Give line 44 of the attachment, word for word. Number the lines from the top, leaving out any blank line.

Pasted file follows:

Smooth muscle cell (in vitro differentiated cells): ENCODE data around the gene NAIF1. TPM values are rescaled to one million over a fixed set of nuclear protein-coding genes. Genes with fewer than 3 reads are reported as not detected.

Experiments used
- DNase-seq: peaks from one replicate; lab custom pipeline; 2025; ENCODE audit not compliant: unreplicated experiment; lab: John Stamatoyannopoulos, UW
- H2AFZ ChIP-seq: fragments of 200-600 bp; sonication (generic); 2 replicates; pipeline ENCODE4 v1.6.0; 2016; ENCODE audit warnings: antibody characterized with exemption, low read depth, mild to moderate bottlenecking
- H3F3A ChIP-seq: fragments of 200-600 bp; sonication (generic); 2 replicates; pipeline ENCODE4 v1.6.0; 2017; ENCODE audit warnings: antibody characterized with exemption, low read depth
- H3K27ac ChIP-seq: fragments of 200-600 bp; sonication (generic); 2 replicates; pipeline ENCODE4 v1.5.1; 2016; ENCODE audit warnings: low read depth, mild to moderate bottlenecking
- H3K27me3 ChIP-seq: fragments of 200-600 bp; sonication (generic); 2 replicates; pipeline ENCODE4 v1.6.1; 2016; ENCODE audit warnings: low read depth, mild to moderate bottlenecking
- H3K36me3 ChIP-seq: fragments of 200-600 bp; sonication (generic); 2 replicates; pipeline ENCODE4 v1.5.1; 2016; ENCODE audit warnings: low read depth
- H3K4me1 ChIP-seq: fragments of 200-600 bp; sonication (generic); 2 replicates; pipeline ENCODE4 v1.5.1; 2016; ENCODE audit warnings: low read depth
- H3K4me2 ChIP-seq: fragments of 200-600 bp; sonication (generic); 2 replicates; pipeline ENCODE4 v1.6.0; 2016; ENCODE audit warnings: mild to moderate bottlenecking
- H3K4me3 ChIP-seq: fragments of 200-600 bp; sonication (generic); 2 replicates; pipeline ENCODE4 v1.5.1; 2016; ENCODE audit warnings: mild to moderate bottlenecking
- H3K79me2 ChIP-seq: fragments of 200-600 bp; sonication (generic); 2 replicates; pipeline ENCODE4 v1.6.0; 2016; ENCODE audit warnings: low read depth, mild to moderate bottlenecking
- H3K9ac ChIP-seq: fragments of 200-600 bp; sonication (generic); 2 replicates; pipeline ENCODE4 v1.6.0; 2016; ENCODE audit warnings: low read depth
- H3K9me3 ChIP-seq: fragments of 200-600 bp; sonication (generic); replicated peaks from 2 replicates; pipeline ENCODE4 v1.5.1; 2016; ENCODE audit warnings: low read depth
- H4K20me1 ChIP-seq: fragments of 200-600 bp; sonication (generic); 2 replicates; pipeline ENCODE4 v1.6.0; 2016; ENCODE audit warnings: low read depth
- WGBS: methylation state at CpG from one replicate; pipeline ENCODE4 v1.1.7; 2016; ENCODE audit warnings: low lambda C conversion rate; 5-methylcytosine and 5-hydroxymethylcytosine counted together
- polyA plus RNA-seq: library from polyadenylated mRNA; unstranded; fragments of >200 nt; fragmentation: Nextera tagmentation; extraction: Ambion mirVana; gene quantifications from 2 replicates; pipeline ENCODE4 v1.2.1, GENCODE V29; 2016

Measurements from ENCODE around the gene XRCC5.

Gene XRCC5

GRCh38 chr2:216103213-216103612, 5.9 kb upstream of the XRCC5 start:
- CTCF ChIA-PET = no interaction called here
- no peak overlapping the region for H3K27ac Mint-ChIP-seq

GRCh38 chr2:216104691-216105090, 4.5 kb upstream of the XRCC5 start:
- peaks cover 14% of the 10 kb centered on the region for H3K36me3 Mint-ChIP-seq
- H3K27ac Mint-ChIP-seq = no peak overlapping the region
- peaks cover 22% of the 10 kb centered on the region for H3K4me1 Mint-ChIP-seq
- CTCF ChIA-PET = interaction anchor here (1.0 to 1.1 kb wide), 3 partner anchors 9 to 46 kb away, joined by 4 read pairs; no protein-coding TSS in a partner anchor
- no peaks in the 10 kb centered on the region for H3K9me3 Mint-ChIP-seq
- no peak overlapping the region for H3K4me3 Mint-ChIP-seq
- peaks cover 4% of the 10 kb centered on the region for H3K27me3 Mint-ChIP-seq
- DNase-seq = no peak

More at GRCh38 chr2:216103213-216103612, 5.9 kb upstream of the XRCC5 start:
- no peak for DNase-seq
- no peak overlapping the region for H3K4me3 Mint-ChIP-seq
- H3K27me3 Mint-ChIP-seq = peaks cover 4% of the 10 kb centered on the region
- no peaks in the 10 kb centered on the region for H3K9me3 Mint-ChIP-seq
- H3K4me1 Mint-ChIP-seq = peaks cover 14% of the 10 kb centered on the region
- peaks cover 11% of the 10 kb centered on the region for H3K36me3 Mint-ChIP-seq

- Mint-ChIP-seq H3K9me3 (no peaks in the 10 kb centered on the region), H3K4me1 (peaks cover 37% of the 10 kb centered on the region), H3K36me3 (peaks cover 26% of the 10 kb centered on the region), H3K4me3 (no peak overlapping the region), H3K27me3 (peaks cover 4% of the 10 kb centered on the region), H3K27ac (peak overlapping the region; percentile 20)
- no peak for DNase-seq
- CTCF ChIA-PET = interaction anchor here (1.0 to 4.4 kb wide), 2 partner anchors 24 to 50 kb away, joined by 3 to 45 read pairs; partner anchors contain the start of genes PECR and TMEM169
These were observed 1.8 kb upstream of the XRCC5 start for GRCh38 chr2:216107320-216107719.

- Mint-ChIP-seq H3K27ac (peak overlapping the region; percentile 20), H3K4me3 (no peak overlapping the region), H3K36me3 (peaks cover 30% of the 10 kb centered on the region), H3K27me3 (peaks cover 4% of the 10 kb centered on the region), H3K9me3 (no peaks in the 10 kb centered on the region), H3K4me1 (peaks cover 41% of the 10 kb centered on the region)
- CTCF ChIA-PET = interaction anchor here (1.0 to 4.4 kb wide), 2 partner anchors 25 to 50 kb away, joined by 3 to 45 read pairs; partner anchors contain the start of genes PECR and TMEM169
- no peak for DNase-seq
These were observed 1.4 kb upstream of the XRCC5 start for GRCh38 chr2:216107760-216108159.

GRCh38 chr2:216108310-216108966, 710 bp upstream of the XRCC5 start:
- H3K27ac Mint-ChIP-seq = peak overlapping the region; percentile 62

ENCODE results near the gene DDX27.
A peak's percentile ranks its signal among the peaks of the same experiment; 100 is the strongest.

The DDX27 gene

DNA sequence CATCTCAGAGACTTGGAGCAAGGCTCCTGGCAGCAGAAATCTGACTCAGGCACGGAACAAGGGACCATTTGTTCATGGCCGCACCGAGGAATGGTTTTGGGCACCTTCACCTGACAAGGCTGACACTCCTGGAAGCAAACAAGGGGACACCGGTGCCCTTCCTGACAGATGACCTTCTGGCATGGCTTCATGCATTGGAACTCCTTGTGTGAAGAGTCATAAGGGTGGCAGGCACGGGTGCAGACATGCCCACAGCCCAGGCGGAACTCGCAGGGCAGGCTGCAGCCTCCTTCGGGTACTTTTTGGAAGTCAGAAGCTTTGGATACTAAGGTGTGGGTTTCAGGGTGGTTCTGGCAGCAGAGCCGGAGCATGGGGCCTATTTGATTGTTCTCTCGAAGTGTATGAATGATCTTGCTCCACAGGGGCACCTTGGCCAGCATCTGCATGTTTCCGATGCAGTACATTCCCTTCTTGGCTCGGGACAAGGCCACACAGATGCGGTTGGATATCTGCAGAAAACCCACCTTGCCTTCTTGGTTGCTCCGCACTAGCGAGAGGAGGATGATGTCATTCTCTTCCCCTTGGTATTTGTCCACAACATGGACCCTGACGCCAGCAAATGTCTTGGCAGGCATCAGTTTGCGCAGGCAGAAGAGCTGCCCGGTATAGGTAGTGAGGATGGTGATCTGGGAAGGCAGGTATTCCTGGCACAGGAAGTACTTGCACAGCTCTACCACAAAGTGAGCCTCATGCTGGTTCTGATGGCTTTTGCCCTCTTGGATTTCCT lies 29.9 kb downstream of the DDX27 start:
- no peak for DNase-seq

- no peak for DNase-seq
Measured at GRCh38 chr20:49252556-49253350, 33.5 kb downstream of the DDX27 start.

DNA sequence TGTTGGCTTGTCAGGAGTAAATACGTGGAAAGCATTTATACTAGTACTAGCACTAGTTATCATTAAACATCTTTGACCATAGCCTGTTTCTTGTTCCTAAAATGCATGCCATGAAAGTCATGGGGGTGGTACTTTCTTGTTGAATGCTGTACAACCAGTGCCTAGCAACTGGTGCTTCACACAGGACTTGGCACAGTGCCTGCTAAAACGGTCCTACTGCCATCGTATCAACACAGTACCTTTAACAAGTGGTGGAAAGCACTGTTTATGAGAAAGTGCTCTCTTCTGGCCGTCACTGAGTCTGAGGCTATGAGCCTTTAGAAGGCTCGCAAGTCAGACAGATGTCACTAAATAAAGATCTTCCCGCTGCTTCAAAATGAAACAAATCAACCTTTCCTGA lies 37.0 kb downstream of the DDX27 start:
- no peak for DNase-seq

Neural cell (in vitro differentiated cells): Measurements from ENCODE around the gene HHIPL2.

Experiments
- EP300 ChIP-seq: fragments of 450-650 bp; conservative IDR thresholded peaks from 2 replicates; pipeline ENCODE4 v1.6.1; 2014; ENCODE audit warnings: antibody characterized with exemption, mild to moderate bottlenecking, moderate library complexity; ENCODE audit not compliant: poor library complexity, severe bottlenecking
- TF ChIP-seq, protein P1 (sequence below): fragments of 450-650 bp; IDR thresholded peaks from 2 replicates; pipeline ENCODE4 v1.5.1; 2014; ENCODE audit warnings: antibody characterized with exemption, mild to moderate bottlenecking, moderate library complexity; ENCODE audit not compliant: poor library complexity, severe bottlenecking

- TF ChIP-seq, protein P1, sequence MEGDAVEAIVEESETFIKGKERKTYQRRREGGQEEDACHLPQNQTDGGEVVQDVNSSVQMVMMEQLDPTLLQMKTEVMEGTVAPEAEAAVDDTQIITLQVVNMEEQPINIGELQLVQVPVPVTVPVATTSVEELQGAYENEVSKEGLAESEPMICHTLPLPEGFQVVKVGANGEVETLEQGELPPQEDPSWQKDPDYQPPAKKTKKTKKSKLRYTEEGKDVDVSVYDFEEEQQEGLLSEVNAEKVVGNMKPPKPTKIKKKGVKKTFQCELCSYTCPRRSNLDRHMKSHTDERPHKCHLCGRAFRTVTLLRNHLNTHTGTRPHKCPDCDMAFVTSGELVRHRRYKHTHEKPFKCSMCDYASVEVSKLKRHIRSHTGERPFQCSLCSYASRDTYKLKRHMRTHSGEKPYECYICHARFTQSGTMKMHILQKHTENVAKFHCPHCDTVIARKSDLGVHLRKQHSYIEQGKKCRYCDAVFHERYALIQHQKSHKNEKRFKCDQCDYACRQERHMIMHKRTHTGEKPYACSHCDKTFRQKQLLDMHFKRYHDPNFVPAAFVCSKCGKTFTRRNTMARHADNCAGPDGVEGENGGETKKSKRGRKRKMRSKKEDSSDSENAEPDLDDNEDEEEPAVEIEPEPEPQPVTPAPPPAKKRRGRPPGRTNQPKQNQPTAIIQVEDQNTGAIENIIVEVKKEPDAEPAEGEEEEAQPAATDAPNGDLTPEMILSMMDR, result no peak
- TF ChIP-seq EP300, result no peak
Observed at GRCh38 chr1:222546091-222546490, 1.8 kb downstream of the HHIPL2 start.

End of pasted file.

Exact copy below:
- CTCF ChIA-PET = interaction anchor here (1.0 to 4.4 kb wide), 2 partner anchors 25 to 50 kb away, joined by 3 to 45 read pairs; partner anchors contain the start of genes PECR and TMEM169